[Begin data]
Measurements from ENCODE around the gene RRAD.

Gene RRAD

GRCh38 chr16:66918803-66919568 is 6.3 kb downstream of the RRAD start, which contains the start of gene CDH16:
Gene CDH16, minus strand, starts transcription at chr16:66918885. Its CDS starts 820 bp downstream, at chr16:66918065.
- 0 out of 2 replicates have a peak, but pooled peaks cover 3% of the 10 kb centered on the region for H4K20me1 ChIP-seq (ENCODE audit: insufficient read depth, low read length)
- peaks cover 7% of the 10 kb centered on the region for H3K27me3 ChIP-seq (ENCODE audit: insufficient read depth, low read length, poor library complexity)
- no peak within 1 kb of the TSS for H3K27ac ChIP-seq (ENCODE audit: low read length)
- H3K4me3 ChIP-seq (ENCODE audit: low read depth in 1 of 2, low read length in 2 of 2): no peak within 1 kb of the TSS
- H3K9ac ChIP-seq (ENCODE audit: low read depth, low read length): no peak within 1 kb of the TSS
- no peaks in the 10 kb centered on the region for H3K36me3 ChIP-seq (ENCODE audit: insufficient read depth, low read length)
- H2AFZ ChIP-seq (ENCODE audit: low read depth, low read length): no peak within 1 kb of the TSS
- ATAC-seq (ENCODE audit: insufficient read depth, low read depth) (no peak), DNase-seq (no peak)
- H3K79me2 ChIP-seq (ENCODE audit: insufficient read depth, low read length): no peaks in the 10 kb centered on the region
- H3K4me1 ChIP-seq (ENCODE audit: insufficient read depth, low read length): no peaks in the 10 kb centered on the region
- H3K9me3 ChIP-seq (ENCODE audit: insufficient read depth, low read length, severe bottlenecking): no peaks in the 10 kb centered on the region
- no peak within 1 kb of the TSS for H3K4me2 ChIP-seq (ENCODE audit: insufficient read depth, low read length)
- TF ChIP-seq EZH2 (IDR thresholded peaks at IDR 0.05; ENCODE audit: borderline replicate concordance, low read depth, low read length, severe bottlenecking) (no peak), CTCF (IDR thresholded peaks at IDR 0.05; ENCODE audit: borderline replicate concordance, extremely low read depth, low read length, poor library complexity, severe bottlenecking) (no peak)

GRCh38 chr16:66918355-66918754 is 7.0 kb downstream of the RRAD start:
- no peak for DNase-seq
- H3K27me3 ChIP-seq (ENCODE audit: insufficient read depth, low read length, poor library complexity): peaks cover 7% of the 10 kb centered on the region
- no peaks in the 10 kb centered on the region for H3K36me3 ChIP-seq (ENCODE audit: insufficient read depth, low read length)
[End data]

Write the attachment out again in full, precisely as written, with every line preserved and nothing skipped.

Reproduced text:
Measurements from ENCODE around the gene RRAD.

Gene RRAD

GRCh38 chr16:66918803-66919568 is 6.3 kb downstream of the RRAD start, which contains the start of gene CDH16:
Gene CDH16, minus strand, starts transcription at chr16:66918885. Its CDS starts 820 bp downstream, at chr16:66918065.
- 0 out of 2 replicates have a peak, but pooled peaks cover 3% of the 10 kb centered on the region for H4K20me1 ChIP-seq (ENCODE audit: insufficient read depth, low read length)
- peaks cover 7% of the 10 kb centered on the region for H3K27me3 ChIP-seq (ENCODE audit: insufficient read depth, low read length, poor library complexity)
- no peak within 1 kb of the TSS for H3K27ac ChIP-seq (ENCODE audit: low read length)
- H3K4me3 ChIP-seq (ENCODE audit: low read depth in 1 of 2, low read length in 2 of 2): no peak within 1 kb of the TSS
- H3K9ac ChIP-seq (ENCODE audit: low read depth, low read length): no peak within 1 kb of the TSS
- no peaks in the 10 kb centered on the region for H3K36me3 ChIP-seq (ENCODE audit: insufficient read depth, low read length)
- H2AFZ ChIP-seq (ENCODE audit: low read depth, low read length): no peak within 1 kb of the TSS
- ATAC-seq (ENCODE audit: insufficient read depth, low read depth) (no peak), DNase-seq (no peak)
- H3K79me2 ChIP-seq (ENCODE audit: insufficient read depth, low read length): no peaks in the 10 kb centered on the region
- H3K4me1 ChIP-seq (ENCODE audit: insufficient read depth, low read length): no peaks in the 10 kb centered on the region
- H3K9me3 ChIP-seq (ENCODE audit: insufficient read depth, low read length, severe bottlenecking): no peaks in the 10 kb centered on the region
- no peak within 1 kb of the TSS for H3K4me2 ChIP-seq (ENCODE audit: insufficient read depth, low read length)
- TF ChIP-seq EZH2 (IDR thresholded peaks at IDR 0.05; ENCODE audit: borderline replicate concordance, low read depth, low read length, severe bottlenecking) (no peak), CTCF (IDR thresholded peaks at IDR 0.05; ENCODE audit: borderline replicate concordance, extremely low read depth, low read length, poor library complexity, severe bottlenecking) (no peak)

GRCh38 chr16:66918355-66918754 is 7.0 kb downstream of the RRAD start:
- no peak for DNase-seq
- H3K27me3 ChIP-seq (ENCODE audit: insufficient read depth, low read length, poor library complexity): peaks cover 7% of the 10 kb centered on the region
- no peaks in the 10 kb centered on the region for H3K36me3 ChIP-seq (ENCODE audit: insufficient read depth, low read length)